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dc.contributor.authorBhattacharjee, P
dc.contributor.authorBaker, S
dc.contributor.authorWaycott, J
dc.description.abstractModern society is characterized by the use of information and communication technologies. Older adults are believed to face challenges while learning to use new technologies but there is very limited understanding of what those challenges are or how they should be overcome. In this paper, we present findings from a literature review of 22 articles conducted to a) identify challenges that older adults face learning digital skills, and b) understand older adults' reactions in response to learning challenges. The findings indicate that older adults mainly face five types of challenges in learning digital skills: 1) age-related barriers, 2) problems related to technology features or design, 3) perceptions of low self-efficacy, 4) negative societal attitude, and 5) complexity of training materials. The findings also indicate that facing and trying to overcome the challenges result in negative emotions like fear and anxiety which are detrimental to gaining confidence in technology use. We identify opportunities to improve digital skills training so that older adults can benefit from confident use of new technology.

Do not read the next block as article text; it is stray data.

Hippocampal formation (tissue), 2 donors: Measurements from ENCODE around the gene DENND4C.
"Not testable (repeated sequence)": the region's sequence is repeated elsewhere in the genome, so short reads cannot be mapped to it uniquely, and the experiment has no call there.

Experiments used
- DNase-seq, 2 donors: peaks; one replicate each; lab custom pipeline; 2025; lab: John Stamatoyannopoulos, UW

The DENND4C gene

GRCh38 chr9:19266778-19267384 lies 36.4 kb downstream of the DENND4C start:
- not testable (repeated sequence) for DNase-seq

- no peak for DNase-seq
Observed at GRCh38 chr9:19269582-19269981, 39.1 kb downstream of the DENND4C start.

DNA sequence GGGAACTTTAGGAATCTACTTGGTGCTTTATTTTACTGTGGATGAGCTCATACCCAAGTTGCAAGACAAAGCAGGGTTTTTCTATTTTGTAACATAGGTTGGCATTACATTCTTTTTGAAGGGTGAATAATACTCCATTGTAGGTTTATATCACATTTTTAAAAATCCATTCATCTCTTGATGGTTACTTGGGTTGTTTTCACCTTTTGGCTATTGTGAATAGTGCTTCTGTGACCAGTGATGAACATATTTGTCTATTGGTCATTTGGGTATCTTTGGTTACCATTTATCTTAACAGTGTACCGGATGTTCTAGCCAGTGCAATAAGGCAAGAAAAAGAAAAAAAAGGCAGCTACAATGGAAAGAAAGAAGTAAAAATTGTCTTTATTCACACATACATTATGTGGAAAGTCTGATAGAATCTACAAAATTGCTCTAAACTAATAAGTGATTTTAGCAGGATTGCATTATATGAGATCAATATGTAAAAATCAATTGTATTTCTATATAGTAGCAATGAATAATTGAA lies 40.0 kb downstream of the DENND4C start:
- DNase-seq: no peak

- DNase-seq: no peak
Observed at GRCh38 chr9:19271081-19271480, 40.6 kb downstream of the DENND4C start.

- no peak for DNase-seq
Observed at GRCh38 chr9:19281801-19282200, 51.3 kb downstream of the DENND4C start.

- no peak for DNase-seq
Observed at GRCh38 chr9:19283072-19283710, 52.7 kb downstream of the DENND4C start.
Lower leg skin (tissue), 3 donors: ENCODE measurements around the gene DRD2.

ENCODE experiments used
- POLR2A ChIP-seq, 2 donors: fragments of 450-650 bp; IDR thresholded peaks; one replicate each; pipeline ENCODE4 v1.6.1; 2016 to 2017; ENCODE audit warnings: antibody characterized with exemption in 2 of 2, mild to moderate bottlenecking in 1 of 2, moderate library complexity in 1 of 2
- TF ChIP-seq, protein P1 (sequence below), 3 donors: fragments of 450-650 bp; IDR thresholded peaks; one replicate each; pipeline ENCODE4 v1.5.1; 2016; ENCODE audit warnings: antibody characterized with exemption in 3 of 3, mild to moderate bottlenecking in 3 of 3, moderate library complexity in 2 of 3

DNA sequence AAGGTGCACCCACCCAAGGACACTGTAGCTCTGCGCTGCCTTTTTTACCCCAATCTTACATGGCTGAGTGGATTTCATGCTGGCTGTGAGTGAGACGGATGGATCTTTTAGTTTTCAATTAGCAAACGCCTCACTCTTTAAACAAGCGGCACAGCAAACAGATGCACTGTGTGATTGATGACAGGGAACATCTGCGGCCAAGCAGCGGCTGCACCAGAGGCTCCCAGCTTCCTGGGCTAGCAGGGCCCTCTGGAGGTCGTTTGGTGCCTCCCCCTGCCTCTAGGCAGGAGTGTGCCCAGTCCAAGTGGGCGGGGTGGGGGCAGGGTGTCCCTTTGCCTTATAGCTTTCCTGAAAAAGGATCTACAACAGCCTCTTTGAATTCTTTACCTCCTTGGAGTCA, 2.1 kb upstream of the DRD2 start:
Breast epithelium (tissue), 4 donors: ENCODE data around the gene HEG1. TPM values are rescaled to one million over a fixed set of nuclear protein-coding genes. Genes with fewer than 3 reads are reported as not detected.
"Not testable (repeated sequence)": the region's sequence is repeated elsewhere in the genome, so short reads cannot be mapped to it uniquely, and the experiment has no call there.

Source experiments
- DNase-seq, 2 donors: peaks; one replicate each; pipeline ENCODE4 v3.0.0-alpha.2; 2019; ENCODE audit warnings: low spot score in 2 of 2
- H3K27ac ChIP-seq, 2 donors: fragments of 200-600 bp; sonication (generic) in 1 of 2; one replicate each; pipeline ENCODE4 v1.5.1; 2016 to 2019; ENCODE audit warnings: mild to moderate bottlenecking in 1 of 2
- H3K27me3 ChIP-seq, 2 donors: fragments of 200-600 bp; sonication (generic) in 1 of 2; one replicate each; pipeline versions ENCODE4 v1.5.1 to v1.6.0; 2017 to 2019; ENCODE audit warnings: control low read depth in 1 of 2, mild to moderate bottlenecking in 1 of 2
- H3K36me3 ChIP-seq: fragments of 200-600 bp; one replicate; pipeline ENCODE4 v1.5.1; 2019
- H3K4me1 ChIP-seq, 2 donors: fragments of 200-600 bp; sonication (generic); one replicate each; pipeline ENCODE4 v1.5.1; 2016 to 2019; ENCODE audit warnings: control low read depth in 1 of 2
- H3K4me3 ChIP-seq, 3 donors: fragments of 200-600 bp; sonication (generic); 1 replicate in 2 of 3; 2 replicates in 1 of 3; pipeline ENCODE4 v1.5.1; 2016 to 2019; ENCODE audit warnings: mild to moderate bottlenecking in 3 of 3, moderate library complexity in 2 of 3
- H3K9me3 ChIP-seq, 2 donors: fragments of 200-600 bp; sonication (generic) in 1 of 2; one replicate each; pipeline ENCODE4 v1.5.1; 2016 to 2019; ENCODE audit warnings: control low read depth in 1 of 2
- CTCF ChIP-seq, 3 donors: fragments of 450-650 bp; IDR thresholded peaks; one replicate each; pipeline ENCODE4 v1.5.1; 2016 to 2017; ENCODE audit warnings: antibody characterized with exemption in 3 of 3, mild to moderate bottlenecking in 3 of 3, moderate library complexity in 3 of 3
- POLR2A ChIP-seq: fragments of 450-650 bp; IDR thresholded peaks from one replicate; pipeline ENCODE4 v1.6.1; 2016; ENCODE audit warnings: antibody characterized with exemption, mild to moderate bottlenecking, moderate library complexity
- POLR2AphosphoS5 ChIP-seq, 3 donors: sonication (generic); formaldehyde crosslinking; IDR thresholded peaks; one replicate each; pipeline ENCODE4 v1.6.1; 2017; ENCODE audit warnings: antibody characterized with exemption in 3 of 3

dc.relation.ispartofconferencenameOzCHI '20: 32nd Australian Conference on Human-Computer-Interaction
dc.relation.ispartofconferencetitleOzCHI '20: 32nd Australian Conference on Human-Computer Interaction
dc.relation.ispartoflocationSydney, Australia
dc.titleOlder adults and their acquisition of digital skills: A review of current research evidence
dc.typeConference output
dcterms.bibliographicCitationBhattacharjee, P; Baker, S; Waycott, J, Older adults and their acquisition of digital skills: A review of current research evidence, OzCHI '20: 32nd Australian Conference on Human-Computer Interaction, 2020, pp. 437-443
gro.hasfulltextNo Full Text
gro.griffith.authorBaker, Steven

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    Contains papers delivered by Griffith authors at national and international conferences.

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